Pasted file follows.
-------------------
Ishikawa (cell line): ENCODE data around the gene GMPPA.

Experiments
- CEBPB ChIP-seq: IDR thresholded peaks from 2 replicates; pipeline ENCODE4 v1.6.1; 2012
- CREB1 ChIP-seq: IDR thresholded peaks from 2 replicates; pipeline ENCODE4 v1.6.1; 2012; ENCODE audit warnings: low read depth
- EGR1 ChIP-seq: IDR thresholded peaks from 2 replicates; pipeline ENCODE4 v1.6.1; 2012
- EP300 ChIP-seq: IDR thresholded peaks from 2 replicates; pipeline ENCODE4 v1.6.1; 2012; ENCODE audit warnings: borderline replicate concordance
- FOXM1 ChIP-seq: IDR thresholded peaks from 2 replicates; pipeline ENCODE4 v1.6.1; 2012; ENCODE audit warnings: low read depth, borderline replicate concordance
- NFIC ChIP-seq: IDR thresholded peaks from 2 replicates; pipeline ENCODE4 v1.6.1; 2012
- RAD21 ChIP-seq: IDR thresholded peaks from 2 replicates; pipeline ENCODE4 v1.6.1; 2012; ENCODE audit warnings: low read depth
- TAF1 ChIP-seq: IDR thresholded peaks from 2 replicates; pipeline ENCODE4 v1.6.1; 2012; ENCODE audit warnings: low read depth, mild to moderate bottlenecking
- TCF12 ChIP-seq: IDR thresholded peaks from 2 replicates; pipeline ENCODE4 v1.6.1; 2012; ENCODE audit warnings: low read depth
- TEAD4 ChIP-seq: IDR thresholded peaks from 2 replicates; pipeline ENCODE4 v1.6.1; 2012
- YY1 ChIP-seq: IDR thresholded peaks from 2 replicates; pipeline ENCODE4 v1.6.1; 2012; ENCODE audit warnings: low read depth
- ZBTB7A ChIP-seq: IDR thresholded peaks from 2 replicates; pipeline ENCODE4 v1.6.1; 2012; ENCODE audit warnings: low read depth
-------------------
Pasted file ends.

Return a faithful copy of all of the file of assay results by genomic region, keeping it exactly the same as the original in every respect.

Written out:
Ishikawa (cell line): ENCODE data around the gene GMPPA.

Experiments
- CEBPB ChIP-seq: IDR thresholded peaks from 2 replicates; pipeline ENCODE4 v1.6.1; 2012
- CREB1 ChIP-seq: IDR thresholded peaks from 2 replicates; pipeline ENCODE4 v1.6.1; 2012; ENCODE audit warnings: low read depth
- EGR1 ChIP-seq: IDR thresholded peaks from 2 replicates; pipeline ENCODE4 v1.6.1; 2012
- EP300 ChIP-seq: IDR thresholded peaks from 2 replicates; pipeline ENCODE4 v1.6.1; 2012; ENCODE audit warnings: borderline replicate concordance
- FOXM1 ChIP-seq: IDR thresholded peaks from 2 replicates; pipeline ENCODE4 v1.6.1; 2012; ENCODE audit warnings: low read depth, borderline replicate concordance
- NFIC ChIP-seq: IDR thresholded peaks from 2 replicates; pipeline ENCODE4 v1.6.1; 2012
- RAD21 ChIP-seq: IDR thresholded peaks from 2 replicates; pipeline ENCODE4 v1.6.1; 2012; ENCODE audit warnings: low read depth
- TAF1 ChIP-seq: IDR thresholded peaks from 2 replicates; pipeline ENCODE4 v1.6.1; 2012; ENCODE audit warnings: low read depth, mild to moderate bottlenecking
- TCF12 ChIP-seq: IDR thresholded peaks from 2 replicates; pipeline ENCODE4 v1.6.1; 2012; ENCODE audit warnings: low read depth
- TEAD4 ChIP-seq: IDR thresholded peaks from 2 replicates; pipeline ENCODE4 v1.6.1; 2012
- YY1 ChIP-seq: IDR thresholded peaks from 2 replicates; pipeline ENCODE4 v1.6.1; 2012; ENCODE audit warnings: low read depth
- ZBTB7A ChIP-seq: IDR thresholded peaks from 2 replicates; pipeline ENCODE4 v1.6.1; 2012; ENCODE audit warnings: low read depth